So, what about those 'grab the camera and go' scenarios that seem to be more frequent than planned hikes? I decided to pick up a wrist strap and I couldn't have planned how well this combination works together! When I'm out with the camera and not using the Spider Pro I just carry the camera in my hand, ready to shoot with the wrist strap attached for security. When not in use I'll also let the camera hang down and grip the wrist strap taught so the camera isn't swinging about. It's completely comfortable and secure, and both me and the camera are ALWAYS ready this way. If I need a rest the camera just goes straight back in my bag. When used with the Spider Pro, the wrist strap adds that extra layer of security that is missing when the camera isn't on the holster. The wrist strap I bought has a clip so I can detach myself from the camera when it's securely on the holster again. Perfect! So if you're going for a Spider Pro (which I highly recommend), then I strongly recommend also spending a few pounds on a decent and comfortable wrist strap with a detachable clip for added security. I seriously think Spider should consider bundling one with the Spider Pro!

In my days of research I didn't come across anything better suited to my specific needs (isn't that just what camera gear purchases should be all about - catering to your shooting style?). It's elegant in its execution, comfortable and secure. 5 stars.
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on 21 September 2014
I recently bought one of these after extensive research into various types of camera carrying straps etc. I can only re-iterate some of the previous comments. It takes a while to get used to but its is so easy to use and takes all the strain off your shoulders and neck.

A couple of negatives though: be very careful when the camera is attached when you squat down to pick something up. you might end up banging the lens / camera on the floor. I would recommend using your lens hood at all times to protect the lens. Also after two weeks of using the belt, the clip / release mechanism failed. I can no longer turn the lock off. It hasn't been a problem though as I quite like the security of knowing the lock is always securing your camera to your side without having to think about it.
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on 15 May 2011
I have found this product to be incredibly good. Carrying your DSLR camera on your hip feels odd for the first 30mins then you forget it is there. The build quality of the holster is excellent and the camera sits securly within it. Removing the camera is very easy. I have both the Black Widdow and the Spider Pro - I recomend you get the Spider Pro because it feels less obtrusive and is much better made. I purchased this for carrying my camera around theme parks - this is a situation where the camera can easily become a burden. However with this that never happens. Try it out - you will not regret it!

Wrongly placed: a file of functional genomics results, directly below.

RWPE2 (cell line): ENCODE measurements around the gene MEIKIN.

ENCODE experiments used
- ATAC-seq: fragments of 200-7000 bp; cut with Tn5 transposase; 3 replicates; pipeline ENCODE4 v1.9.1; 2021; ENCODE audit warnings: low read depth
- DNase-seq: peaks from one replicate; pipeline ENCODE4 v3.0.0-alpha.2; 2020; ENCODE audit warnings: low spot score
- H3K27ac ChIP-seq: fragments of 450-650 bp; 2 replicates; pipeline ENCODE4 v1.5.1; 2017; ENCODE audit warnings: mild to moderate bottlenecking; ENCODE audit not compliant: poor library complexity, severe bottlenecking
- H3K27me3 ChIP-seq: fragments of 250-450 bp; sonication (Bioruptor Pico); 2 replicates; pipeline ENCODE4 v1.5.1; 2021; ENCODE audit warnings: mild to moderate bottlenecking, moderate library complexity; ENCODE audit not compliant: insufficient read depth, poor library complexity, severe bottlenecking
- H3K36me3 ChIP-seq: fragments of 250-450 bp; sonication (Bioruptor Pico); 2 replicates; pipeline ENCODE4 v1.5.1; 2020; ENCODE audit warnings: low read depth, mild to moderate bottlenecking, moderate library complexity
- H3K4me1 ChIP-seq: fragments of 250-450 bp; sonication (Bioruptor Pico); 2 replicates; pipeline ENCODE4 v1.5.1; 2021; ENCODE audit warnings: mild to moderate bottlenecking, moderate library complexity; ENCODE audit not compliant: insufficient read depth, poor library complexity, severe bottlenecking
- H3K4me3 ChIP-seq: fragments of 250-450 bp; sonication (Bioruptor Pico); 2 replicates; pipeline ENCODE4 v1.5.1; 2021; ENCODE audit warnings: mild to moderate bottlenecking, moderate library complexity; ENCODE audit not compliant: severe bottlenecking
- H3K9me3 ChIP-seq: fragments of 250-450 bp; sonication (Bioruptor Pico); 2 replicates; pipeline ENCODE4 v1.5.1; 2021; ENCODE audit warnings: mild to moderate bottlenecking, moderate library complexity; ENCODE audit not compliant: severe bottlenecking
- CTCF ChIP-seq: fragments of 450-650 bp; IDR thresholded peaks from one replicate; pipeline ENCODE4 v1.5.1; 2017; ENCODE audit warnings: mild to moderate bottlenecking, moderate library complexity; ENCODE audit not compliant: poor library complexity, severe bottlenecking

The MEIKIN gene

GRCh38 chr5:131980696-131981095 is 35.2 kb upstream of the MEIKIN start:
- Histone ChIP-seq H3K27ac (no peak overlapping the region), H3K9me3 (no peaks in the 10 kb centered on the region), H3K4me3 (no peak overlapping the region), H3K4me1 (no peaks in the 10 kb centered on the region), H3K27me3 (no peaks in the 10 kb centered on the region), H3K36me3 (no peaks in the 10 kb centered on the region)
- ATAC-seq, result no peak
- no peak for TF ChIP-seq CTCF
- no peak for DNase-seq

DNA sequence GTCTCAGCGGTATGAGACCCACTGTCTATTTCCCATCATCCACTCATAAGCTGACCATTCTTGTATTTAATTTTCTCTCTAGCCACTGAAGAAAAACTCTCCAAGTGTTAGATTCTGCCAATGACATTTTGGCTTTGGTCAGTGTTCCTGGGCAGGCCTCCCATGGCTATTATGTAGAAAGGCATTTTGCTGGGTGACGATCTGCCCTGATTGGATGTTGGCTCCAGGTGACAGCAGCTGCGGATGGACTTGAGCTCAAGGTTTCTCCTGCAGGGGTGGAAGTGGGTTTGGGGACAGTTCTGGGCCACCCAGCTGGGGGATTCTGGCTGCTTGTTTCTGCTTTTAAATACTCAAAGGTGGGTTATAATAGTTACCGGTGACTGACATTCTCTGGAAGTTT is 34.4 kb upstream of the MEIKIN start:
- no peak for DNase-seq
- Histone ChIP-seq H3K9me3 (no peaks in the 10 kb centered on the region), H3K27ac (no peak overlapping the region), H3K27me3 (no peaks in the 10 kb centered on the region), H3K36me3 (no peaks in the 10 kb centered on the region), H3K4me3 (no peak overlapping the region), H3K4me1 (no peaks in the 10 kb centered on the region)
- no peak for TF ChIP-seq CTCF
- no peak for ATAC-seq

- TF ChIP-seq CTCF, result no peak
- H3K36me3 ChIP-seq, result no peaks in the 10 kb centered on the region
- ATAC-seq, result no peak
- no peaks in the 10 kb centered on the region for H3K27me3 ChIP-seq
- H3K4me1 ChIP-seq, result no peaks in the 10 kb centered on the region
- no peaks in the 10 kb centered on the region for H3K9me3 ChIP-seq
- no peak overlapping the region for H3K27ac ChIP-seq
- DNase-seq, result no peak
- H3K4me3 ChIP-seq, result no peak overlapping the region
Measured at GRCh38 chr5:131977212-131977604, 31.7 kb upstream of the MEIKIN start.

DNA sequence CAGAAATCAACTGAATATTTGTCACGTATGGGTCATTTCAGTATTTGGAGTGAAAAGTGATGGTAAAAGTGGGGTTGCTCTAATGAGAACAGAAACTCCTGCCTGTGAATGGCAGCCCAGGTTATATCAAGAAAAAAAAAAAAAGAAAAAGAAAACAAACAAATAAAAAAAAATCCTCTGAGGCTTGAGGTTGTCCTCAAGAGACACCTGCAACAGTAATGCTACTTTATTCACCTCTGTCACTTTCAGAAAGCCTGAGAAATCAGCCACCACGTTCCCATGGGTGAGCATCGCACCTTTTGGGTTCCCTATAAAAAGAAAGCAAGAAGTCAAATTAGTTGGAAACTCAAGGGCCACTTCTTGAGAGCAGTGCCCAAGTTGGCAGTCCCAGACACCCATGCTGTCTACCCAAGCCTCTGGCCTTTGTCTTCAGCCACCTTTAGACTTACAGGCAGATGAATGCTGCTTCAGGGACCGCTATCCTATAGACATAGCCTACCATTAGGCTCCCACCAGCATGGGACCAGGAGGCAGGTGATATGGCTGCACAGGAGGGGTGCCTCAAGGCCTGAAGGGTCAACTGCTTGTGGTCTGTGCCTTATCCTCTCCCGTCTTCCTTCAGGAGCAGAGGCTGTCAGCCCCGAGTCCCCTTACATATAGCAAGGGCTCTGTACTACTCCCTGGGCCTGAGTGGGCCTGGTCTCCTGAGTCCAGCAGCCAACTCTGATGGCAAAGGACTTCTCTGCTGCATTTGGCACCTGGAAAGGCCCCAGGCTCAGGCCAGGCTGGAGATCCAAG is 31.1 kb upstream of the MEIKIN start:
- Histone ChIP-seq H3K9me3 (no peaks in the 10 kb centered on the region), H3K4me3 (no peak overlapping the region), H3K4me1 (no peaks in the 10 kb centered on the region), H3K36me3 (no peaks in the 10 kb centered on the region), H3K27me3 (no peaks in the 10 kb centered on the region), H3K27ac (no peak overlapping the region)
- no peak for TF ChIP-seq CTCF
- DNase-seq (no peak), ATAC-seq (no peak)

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on 1 July 2012
This is really a great product. Maybe a trifle over-priced, but then so is most photo kit these days.
This is far superior to any similar product (including Spider's cheaper Black Spider), simply because of the mounting plate - this shifts the centre of balance of the camera so it hangs horizontally rather than letting the lens hang down . This stops the lens being vulnerable, and also stops a zoom from winding its way out and getting in the way. Also, the pad attached to the belt stops the camera rubbing on your hip.
With the camera at your right hip, you simply take hold of the grip part of the camera and lift it to your eye in one movement, finger already in place on the shutter release. (You can lock it into the holster for extra security, but you only need to do this if you're bending down or climbing about - or if you expect a thief to come up behind you). Well worth having for those occasions when you don't have time to get the camera out of its bag between shots.
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on 24 January 2014
Just purchased the spider pro and needed to remove the pin to fit the other side, on using the wrench just by hand it bent in half and still did not remove the pin, which means I'm stuck, the only way out for me is to purchase another pin. Not really on for an item of this priceh
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on 22 April 2015
I've used Black Rapid shoulder straps but found in some situations the strap could get in the way.
A new solution needed.
Tested with a Canon 1Dx and 70-200 F2.8.
In with the Pro system (it includes all necessary bits to start plus a spare Allen key and screws).
Build - Solid. The metal parts are all high quality and seem to be machined from single blocks, including the main bolt.
The the belt is again high quality and is easily adjusted.
Initially it seems strange to wear but this soon disappears.
The camera and lens sit as described flush with the body.
Release and lock of the camera is simple but efficient.
Very little movement when walking, no bouncing against the body and surprisingly comfortable.
However with several grands worth hanging on it I tend to hold the camera not quite ready to trust it completely.....
I suspect I'm being very, very cautious.
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on 5 March 2012
The belt works perfectly. Simple to use and comfortable to wear and well constructed. I use it with a canon 5d
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on 3 November 2012
I love this belt, reduced the apparent weight of my 7D and is very comfortable. Does not provide any security against dropping the camera when not in the belt so fit a D ring so you can use a wrist or shoulder strap. I use both with the shoulder strap being a single loop allowing the camera to sit in the belt without being tight.